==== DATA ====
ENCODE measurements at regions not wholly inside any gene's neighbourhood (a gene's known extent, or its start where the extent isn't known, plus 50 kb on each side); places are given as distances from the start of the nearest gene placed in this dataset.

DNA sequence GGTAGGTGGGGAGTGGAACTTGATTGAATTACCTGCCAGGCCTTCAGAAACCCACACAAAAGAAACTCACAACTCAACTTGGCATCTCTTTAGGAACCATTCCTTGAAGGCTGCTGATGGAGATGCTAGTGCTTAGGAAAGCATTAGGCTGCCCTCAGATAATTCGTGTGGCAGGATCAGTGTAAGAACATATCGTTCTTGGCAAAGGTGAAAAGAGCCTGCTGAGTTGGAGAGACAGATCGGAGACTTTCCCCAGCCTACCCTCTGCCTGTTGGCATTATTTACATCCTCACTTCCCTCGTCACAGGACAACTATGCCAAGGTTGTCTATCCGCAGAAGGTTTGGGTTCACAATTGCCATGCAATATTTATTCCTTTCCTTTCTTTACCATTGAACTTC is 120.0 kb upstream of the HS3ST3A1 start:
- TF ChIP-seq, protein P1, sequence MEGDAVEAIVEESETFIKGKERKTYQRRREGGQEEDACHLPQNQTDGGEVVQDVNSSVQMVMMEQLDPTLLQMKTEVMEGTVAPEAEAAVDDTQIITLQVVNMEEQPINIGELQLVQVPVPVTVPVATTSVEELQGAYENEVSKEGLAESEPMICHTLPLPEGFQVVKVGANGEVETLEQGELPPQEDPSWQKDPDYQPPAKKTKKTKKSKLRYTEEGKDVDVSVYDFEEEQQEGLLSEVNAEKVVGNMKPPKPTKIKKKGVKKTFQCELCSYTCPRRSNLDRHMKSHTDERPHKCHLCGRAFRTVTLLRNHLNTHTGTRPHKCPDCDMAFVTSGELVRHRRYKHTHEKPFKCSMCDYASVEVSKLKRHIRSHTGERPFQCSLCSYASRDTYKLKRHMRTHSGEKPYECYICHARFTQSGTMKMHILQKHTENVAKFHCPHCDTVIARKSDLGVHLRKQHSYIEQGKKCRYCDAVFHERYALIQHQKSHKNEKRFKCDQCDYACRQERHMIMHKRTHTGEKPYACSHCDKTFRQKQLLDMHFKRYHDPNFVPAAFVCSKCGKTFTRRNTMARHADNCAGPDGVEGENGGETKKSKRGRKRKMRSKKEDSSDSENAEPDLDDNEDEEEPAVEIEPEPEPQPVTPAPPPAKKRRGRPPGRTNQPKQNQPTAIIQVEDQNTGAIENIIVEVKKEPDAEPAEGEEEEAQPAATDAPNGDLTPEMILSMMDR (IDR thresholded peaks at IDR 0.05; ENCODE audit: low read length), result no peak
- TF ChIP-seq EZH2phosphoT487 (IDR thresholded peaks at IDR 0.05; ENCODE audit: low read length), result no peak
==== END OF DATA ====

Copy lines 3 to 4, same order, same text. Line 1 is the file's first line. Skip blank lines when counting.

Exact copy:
- TF ChIP-seq, protein P1, sequence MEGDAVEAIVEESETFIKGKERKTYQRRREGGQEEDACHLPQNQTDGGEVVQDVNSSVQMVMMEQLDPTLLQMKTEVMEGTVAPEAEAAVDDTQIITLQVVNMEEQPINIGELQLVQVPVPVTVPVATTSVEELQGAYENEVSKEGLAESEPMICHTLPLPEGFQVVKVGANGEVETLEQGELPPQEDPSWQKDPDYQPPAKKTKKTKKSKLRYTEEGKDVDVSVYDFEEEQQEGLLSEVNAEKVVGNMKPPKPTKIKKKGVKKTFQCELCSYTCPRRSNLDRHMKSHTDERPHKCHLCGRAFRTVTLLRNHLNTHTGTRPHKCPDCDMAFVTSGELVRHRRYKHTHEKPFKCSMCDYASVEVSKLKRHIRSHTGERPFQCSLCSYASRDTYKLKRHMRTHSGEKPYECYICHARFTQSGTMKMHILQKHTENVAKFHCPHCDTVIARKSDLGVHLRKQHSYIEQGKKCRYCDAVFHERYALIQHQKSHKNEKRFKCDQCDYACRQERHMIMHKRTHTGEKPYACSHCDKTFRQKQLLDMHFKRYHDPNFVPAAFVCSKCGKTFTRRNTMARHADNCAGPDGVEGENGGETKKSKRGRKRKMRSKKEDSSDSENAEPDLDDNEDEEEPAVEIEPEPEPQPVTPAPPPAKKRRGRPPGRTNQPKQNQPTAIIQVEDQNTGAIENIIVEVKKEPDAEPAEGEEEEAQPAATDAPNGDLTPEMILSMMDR (IDR thresholded peaks at IDR 0.05; ENCODE audit: low read length), result no peak
- TF ChIP-seq EZH2phosphoT487 (IDR thresholded peaks at IDR 0.05; ENCODE audit: low read length), result no peak